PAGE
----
To get digital right, you need the right people.
The global pandemic sped up the inevitable, which was the move towards digital experiences and digital expectations. But the acceleration of digital transformation has left us – especially those of us who work in User Experience (UX) and Employee Experience (EX) – facing a widespread catch-22 situation:
We need digital transformation talent… to help us to attract the talent we need to help us to digitally transform!
What’s worse, the talent we need is likely to pay little attention to organisations that are in the process of digital transformation, when compared to what they perceive as digitally solid companies.
No surprise, then…
There’s a treasure hunt for critical thinkers; those who are data-driven, creative, and innovative enough to re-imagine the digital customer journey, with the technical ability to it pull off successfully once it’s been re-imagined.
That blend of technical and soft skills? Rare.
It’s notoriously difficult to find talent that understands the latest digital tools, never mind those skilled enough to use it with a bit of training. And retaining them? Another story altogether, especially in the context of the so-called “Great Resignation”.
MTN’s a good example
In February 2022, mobile operator MTN announced its hiring quest for 150 digital experts, to help it keep pace with growing digital demand.
The expansion drive includes positions like:
- UX and UI designers;
- Product owners;
- Performance marketers;
- Digital content specialists;
- E-commerce experts;
- Full-stack developers;
- Scrum masters; and
- Business analysts.
Problem is, according to the 2021 ICT Skills Survey, there remains a chronic shortage of all types of ICT skills required to help South African organisations succeed in the digital economy.
This remains the biggest challenge in the sector, posing a huge threat to our country’s 4IR progress.
The survey, carried out by Wits University’s Joburg Centre for Software Engineering, in partnership with the Institute of Information Technology Professionals South Africa (IITPSA), found that significant digital skills gaps persist, as organisations battle to fill tens of thousands of vacancies.
What’s the answer?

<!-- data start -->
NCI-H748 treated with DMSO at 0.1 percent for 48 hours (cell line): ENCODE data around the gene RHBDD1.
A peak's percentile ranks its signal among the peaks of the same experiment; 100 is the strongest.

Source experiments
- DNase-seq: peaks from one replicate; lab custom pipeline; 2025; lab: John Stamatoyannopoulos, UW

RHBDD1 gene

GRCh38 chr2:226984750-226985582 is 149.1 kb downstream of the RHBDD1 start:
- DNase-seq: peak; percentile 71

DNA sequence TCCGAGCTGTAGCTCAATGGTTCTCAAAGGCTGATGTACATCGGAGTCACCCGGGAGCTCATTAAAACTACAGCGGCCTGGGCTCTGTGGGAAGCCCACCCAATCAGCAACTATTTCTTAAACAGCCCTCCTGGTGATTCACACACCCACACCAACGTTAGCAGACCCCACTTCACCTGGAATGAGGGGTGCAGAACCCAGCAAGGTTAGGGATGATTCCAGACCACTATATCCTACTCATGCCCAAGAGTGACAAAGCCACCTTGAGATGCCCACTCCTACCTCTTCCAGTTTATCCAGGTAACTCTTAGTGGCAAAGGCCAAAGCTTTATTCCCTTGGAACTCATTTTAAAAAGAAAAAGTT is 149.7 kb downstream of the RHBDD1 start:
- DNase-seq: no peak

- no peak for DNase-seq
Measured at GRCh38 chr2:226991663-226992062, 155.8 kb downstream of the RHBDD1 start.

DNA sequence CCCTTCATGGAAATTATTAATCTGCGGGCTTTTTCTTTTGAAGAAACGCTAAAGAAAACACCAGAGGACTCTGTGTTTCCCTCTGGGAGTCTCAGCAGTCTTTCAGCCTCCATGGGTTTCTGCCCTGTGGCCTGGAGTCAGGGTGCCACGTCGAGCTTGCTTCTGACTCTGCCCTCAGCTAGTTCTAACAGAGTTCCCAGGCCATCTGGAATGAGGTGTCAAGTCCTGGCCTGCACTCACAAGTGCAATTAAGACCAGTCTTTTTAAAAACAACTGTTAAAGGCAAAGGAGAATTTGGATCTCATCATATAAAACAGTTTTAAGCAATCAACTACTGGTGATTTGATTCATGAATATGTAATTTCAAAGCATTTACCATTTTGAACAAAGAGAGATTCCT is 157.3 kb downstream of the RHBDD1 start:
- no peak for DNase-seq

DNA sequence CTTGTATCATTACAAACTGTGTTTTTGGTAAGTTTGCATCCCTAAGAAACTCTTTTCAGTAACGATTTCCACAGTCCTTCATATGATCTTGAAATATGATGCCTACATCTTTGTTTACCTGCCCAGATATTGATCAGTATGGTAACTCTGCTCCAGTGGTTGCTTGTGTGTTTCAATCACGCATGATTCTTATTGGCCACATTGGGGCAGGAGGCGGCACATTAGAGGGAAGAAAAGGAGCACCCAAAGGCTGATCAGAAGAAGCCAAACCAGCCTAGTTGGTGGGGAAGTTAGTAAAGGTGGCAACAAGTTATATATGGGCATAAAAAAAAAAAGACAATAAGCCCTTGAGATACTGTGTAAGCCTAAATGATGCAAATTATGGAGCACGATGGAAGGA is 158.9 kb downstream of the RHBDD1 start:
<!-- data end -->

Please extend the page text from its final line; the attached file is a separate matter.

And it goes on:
It may feel like you need to “steal” the right people – or at least, offer more money and bigger benefits to seduce them away from your competitors. Except, this technique isn’t sustainable.
And for many unicorns, it’s not only about money and benefits. They matter. Of course. But it’s important to ensure that you’ve ticked the EX boxes too? Because those unicorns want outstanding EX – especially when working remotely. Here’s what that looks like:
- Do the research
Define what you want to achieve. How will EX support business goals? What tools are needed? What type of tech is missing? What type of training is required? What might the effect be on workflow? And what are the indicators of success?
- Know thy unicorn
Digital talent differs in character, attitude, and values. These are not the same people you were hiring ten years ago, five years or even pre-pandemic. Get to know them. And when you ask questions, listen to the answers.
- Actively listen
On that note, carry out surveys with existing staff to determine where your company can improve in terms of EX. Work hard, also, to ensure that your people feel able to contribute meaningfully to brainstorming sessions.
- Offer learning that’s built in
The talent you need for digital transformation often has a highly adaptable and thirsty brain. So you don’t necessarily need to look for people with specific skills; rather, look for people who can learn specific skills. And then provide them with a “proper” education – even if it’s informal – in the form of online courses and self-instructed learning to fill knowledge gaps.
- Show them their future
Many digital natives value personal development and exciting job content more than they do long-term employer relationships. Fair enough. So you’ll need to cultivate a strong sense of progression and purpose. For instance, ensure that you use digital talent in non-IT departments – if you don’t, they’ll they end-up leaving the company due to a lack of professional progression.
- Prioritise digital tools
This one feels obvious – but perhaps it isn’t.
A basic hygiene factor of hiring for sustainable digital transformation is ensuring that the relevant digital tools are in place to serve your employees.
At the entry level, this looks like rock-solid, user-centric EX. More strategically, it may look like leveraging AI to measure the effectiveness of your employee journey – like you would, let’s say, for customer satisfaction testing.
- Remember internal branding
This sounds nice when they talk about it at conferences, and it is ‘nice’, but it’s also one of those things that actually works. When you develop an authentic “employer brand”, you empower existing employees to help amplify your organisation through their own networks.
- Messaging and comms
An effective EX system enables easy collaboration and teamwork throughout departments. Obviously. But how about this? Does your talent know what they need to do for a promotion, to be upskilled, to valued and listened to, to feel included and part of the team, to access the right resources, or to be praised and recognised for excellent work?
Some ideas from clever companies
Have you considered any of these?
• Sifting out existing employees that have innovation, problem-solving, and technical skills
• Eliminating unnecessary steps in the hiring process, so ensure that you’re never too slow to snap up skilled talent
• Working with recruiting partners who are also digital professionals
• Using surveys, focus groups, and interviews to analyse what works for your people and what doesn’t
• Using analytical platforms with intuitive dashboards to make better strategic staffing decisions
• And, of course, calling in the pros. We can help. We’re standing by.